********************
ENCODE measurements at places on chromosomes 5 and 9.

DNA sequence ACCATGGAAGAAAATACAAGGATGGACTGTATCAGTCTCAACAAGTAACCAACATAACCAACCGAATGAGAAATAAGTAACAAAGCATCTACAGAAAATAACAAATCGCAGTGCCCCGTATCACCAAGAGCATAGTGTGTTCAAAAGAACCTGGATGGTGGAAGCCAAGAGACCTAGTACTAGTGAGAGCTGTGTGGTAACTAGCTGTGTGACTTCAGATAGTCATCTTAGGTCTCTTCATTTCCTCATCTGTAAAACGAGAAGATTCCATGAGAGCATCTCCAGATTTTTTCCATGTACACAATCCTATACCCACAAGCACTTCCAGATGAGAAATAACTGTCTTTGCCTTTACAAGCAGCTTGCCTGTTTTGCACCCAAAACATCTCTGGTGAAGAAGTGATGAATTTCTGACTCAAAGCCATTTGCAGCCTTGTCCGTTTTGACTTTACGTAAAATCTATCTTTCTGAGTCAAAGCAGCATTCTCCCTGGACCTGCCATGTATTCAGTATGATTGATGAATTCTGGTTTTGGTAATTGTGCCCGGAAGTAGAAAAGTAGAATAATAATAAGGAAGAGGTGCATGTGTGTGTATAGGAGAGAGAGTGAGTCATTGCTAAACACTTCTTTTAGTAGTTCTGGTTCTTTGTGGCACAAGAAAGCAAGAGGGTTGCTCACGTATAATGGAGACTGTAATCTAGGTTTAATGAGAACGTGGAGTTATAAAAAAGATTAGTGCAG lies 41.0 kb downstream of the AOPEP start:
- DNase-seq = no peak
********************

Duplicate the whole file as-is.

ENCODE measurements at places on chromosomes 5 and 9.

DNA sequence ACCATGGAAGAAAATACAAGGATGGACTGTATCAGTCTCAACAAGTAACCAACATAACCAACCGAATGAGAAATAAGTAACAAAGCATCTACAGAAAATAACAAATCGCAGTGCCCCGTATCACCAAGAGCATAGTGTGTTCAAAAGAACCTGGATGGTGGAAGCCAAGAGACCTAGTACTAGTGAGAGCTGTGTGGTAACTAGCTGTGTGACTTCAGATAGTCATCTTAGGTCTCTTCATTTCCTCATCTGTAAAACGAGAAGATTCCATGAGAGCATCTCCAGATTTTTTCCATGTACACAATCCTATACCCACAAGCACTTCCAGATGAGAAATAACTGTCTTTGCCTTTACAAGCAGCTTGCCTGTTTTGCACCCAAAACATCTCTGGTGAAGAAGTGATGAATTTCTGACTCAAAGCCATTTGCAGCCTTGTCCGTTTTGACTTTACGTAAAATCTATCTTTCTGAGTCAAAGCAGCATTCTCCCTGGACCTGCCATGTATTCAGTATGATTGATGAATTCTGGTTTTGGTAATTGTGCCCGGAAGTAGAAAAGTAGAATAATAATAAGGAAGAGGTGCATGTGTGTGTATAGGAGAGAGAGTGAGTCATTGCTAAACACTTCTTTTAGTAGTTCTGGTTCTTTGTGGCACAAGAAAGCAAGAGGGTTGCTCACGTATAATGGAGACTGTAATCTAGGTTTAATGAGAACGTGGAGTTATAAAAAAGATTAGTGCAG lies 41.0 kb downstream of the AOPEP start:
- DNase-seq = no peak